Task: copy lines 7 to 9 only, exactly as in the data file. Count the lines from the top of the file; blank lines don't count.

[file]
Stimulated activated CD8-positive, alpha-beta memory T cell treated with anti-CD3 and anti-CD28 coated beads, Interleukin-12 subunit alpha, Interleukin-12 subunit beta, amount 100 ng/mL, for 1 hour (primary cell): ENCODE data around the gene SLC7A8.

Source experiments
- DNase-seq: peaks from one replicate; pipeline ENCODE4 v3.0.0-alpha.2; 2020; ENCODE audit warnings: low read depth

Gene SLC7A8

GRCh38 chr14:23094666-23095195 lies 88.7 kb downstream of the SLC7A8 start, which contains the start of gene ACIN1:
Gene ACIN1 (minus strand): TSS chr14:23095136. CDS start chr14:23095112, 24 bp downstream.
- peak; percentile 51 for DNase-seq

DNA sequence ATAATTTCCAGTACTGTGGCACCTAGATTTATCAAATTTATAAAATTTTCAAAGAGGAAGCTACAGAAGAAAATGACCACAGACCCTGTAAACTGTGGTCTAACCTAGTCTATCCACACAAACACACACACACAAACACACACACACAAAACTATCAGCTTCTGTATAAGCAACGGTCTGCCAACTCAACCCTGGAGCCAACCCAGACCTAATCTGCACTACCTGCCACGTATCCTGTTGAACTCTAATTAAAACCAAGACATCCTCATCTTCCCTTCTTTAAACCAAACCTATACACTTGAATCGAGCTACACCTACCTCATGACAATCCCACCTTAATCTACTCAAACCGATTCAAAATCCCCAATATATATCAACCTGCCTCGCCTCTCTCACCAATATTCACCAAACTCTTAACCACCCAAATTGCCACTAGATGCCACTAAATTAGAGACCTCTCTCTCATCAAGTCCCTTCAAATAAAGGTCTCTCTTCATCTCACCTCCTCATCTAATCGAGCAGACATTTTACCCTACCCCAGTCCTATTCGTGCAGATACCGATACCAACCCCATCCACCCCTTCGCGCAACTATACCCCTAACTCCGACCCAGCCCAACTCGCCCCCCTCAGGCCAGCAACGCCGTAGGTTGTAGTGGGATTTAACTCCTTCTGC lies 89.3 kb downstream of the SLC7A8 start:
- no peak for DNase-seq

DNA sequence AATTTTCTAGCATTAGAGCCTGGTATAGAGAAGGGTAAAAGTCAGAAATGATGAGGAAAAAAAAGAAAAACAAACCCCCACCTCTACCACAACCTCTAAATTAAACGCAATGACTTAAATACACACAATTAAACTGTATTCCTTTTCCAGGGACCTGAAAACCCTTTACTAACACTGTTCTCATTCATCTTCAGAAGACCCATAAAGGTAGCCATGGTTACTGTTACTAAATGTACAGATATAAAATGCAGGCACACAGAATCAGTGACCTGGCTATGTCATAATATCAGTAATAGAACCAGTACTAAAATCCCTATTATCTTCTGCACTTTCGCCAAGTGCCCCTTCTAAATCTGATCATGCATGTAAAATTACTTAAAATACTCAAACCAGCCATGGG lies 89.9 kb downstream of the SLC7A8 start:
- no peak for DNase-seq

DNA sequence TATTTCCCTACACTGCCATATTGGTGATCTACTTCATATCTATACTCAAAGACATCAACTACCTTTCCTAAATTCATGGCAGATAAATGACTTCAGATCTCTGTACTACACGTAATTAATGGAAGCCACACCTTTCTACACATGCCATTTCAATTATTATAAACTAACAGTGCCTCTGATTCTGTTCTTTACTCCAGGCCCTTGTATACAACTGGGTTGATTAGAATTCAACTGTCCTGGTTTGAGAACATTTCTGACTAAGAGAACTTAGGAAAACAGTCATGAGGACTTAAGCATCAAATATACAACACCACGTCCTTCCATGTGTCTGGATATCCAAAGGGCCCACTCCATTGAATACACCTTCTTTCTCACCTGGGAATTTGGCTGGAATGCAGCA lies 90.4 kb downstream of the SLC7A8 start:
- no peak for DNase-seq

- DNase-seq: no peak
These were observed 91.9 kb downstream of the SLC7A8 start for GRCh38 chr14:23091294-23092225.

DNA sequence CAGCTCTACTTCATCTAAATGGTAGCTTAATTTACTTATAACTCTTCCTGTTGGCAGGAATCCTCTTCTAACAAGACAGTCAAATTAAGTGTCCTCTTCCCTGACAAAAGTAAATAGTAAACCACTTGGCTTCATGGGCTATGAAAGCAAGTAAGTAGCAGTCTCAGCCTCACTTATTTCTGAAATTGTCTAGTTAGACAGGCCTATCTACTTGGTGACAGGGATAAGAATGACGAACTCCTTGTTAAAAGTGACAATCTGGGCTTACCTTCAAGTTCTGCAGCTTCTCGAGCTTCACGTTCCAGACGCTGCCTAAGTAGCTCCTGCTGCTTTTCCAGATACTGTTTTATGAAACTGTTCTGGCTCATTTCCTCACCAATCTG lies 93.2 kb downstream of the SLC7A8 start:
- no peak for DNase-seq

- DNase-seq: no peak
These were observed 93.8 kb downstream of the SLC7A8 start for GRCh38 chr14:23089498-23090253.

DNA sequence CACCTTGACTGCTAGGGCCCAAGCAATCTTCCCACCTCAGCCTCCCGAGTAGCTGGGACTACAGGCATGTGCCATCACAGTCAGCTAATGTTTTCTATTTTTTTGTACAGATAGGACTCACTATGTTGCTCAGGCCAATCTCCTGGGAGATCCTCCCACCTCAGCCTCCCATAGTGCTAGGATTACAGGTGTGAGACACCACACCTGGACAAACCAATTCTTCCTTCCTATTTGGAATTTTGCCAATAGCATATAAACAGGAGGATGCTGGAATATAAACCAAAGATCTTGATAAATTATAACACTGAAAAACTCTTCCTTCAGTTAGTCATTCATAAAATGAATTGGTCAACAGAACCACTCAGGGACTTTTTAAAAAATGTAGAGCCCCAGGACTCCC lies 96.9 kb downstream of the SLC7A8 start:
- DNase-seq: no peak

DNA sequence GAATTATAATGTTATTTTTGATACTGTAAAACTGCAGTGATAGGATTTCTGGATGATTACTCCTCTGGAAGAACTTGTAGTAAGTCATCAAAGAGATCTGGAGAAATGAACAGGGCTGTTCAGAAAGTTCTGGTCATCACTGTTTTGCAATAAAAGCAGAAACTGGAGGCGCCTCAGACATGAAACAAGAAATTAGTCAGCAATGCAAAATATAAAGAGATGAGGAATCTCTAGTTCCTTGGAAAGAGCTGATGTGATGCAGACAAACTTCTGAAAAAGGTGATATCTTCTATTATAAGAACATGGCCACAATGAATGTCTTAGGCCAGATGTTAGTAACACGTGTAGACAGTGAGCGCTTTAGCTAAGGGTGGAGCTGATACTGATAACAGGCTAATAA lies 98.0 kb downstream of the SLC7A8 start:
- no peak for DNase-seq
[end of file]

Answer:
- peak; percentile 51 for DNase-seq

DNA sequence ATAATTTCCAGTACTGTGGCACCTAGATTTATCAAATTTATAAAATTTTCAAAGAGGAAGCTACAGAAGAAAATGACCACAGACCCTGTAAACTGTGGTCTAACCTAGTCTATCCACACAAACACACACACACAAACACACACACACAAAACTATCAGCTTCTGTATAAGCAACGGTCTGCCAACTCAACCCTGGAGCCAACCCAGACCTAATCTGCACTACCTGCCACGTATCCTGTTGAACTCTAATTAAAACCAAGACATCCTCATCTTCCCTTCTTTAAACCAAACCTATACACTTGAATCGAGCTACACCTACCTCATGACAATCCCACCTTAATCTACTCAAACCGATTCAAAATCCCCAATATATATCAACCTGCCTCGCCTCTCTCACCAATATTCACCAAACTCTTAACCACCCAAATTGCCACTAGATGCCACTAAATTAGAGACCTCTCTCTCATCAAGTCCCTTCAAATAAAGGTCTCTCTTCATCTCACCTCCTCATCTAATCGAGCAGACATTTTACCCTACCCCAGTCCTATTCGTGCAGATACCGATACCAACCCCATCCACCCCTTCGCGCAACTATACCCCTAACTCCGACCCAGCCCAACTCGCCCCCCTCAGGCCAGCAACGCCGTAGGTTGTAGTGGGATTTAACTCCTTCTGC lies 89.3 kb downstream of the SLC7A8 start:
- no peak for DNase-seq